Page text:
Reviews Zone

John Statz: The Fire Sermon (Why River Records) 5th May 2017

 

 


5 Stars (5 / 5)

 

 

This is a truly stunning singer-songwriter release. John Statz. A new name to me and I am really, really, really pleased to make his acquaintance. The quality never dips across these 10 sublime cuts.

No fat anywhere on the production or the arrangements and his distinctive and chilled vocal holds the attention from the off, from opener “Cashmere” to the finale, “Two Weeks”. A haunting quality to each crafted track which stays with you long after first listen. A ‘less is more’ production approach, where space adds huge value and allows the songs to breath.

They say the very best singers serve the song. That they are merely the conduit for delivery. True that here. There is a solid emotional connection between singer and song, and if you dig the likes of Tom Petty, Bob Dylan, Todd Snider, Townes van Zandt, Steve Earle and their ilk, then this cool Colorado cat is gonna float your boat.

It has a West Coast feel at times, and then a Greenwich Village vibe, plus Nashville Americana flavours. Mr Statz has got it goin’ on. He plays acoustic guitar here and takes all the lead vocals. Ably supported by Megan Burtt on acoustic guitar, piano and backing vocals, Patrick Lee on piano and organ, Brandon Meagher on drums and percussion, Casey Sidwell on bass, Julian Peterson on mandolin, electric guitar and backing vocals and Beth Rosbach on cello. Produced by fellow Denver songwriter Megan Burtt in Denver, Colarado in September and October 2016. All the songs were written or co-written by John Statz apart from “Bad Man” by Caitlin Harnett.

Track four “Independence Pass” is a standout, a gorgeous feel to it; very much Tom Petty territory and so infectious. The following track, “Red Rose Motel,” is a frantic piano driven rocker in a Springsteen style. Love John’s vocal phrasing on this one. The excellent ballad “Long Time”, builds in intensity and has a smouldering beauty to it. The stripped down and sweet “With Some Horses” nods to Simon and Garfunkel. Penultimate cut, “Tell Yourself The Truth” nails a great groove and Staz steps outside his laid back, comfort zone vocal style to step it up a few gears, for a more rambunctious and more aggressive approach. “Two Weeks” ends things on a high with a mesmerising mid-tempo heavy vibe.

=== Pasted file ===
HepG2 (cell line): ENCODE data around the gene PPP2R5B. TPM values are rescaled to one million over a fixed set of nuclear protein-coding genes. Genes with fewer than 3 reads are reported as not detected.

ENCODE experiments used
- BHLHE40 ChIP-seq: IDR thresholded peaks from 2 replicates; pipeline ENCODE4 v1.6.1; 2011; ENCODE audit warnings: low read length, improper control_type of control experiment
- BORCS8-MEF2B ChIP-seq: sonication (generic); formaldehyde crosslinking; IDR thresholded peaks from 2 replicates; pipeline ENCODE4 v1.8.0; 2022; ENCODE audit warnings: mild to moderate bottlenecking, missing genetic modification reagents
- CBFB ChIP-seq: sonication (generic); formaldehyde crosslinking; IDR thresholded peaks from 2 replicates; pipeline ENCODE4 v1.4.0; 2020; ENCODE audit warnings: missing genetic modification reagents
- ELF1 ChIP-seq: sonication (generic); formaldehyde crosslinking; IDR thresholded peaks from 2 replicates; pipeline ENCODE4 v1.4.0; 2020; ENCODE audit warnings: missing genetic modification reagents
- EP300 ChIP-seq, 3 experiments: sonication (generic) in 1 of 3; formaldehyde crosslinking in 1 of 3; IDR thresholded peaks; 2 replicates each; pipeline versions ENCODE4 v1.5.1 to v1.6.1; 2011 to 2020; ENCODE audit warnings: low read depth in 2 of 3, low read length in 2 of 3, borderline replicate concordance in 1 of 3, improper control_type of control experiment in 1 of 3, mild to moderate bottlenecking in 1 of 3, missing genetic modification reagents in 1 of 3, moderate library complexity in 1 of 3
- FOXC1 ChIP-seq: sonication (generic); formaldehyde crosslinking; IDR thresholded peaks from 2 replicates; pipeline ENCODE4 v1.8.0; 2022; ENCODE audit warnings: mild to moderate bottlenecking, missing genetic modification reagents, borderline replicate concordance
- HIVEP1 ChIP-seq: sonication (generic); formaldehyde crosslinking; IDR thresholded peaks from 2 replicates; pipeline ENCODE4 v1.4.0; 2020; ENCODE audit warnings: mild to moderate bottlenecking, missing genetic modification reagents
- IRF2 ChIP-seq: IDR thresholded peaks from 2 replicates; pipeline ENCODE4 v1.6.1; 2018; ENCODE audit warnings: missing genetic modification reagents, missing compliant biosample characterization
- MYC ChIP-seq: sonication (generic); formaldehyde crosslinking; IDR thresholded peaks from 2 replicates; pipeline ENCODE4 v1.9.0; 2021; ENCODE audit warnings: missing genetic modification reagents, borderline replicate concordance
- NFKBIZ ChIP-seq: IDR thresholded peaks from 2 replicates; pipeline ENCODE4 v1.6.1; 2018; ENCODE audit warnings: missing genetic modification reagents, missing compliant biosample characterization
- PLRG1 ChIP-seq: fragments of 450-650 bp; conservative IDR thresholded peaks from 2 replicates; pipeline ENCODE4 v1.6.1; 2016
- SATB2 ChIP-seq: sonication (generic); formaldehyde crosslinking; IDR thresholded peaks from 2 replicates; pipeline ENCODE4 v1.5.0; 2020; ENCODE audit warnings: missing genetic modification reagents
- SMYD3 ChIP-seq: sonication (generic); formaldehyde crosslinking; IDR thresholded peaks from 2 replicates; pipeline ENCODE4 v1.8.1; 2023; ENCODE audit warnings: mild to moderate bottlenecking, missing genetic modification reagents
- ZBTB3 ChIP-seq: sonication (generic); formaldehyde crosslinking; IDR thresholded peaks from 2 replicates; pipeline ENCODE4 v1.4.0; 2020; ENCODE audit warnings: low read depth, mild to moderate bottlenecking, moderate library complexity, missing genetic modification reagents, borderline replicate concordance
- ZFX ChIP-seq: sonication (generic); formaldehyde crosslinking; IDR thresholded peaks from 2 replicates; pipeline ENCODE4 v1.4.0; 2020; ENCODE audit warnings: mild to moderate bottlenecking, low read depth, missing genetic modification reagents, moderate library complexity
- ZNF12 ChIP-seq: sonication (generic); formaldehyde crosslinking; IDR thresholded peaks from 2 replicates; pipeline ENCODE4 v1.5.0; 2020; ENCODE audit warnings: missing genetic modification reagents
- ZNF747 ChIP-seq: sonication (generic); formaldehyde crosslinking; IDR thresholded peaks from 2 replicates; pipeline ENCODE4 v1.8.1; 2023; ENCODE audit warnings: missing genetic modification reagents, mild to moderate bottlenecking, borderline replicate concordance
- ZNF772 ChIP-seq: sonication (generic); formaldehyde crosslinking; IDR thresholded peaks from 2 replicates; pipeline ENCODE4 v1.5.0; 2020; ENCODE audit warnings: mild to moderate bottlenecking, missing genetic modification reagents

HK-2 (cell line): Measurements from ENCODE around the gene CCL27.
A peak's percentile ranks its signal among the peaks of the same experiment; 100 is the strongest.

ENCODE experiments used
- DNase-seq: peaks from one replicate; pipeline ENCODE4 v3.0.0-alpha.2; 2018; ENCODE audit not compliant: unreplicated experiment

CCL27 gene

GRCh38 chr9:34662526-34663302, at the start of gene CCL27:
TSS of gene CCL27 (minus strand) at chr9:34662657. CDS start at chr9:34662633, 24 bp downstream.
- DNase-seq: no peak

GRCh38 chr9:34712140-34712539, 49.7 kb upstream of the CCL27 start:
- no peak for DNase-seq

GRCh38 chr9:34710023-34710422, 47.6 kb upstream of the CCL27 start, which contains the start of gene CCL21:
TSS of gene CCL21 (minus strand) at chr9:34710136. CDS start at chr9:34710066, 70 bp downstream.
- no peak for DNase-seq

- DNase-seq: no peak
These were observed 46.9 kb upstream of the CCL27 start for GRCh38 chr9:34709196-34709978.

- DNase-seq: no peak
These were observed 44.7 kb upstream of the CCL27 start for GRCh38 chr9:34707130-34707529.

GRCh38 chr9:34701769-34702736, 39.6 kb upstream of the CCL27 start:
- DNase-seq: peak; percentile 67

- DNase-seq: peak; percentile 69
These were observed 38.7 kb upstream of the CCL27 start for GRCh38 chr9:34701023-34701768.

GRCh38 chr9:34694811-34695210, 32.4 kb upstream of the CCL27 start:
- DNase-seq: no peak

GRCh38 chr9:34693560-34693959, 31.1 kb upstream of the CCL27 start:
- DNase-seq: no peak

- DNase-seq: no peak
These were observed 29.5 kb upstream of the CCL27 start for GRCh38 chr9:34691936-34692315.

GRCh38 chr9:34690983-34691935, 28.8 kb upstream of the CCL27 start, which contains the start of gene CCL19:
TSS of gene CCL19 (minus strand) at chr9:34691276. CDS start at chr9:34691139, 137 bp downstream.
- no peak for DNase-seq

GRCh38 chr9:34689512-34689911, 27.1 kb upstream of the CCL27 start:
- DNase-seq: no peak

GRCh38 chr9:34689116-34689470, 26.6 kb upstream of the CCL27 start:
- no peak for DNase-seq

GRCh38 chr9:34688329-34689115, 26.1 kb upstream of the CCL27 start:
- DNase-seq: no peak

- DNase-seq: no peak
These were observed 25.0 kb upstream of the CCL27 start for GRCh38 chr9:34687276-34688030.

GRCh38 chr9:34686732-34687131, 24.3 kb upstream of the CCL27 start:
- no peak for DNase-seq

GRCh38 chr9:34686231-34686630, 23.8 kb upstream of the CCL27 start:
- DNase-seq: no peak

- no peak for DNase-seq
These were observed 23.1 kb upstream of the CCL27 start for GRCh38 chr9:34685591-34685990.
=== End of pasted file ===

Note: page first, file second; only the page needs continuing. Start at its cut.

John Statz has released seven studio albums, and performed all over North America (including Canada and Mexico) and Europe, all in just a shade over a decade. He has attracted the attention of the likes of Americana scene heroes Jeffrey Foucault and Bo Ramsey (Lucinda Williams, Greg Brown), who separately produced his last two records.

The title of The Fire Sermon was taken from the third section of T.S. Eliot’s poem, The Wasteland, the name of which was borrowed from a sermon given by Buddha, in which he denounced the fires of passion, hatred, and infatuation with which the senses burn, according to Eliot’s endnotes. At the very end of the Fire Sermon section Eliot simply repeats, “Burning burning burning burning.”

John Statz was given a guitar by his grandmother when he was 15, and after ten years of piano lessons, had lost interest in classical music, taken to learning John Lennon and Elton John tunes, first trying out his singing voice and turning towards rock and roll. He began writing his own songs at 19 while attending university. His first record, “Dusk Came Slow”, was engineered by a friend enrolled in the University recording programme, and what followed for John has been 11 years of touring, honing his chops.

This record is something very special indeed, and most definitely one of my hot picks of the year thus far in any genre. It prompted me to pause it half way through, to look up John Staz on the ‘net to check if he had any UK dates planned this year, to go see him live.  I cannot tell you how gutted I am, to see he played a gig less than 30 minutes from my house last month while on a UK, Ireland and European tour. Next time….

 

By Simon Redley

 


1 Stars (1 / 5) ‘Dull Zone’
2 Stars (2 / 5) ‘OK Zone’
3 Stars (3 / 5) ‘Decent Zone’
4 Stars (4 / 5) ‘Super Zone’
5 Stars (5 / 5) ‘Awesome Zone’

 

 

 

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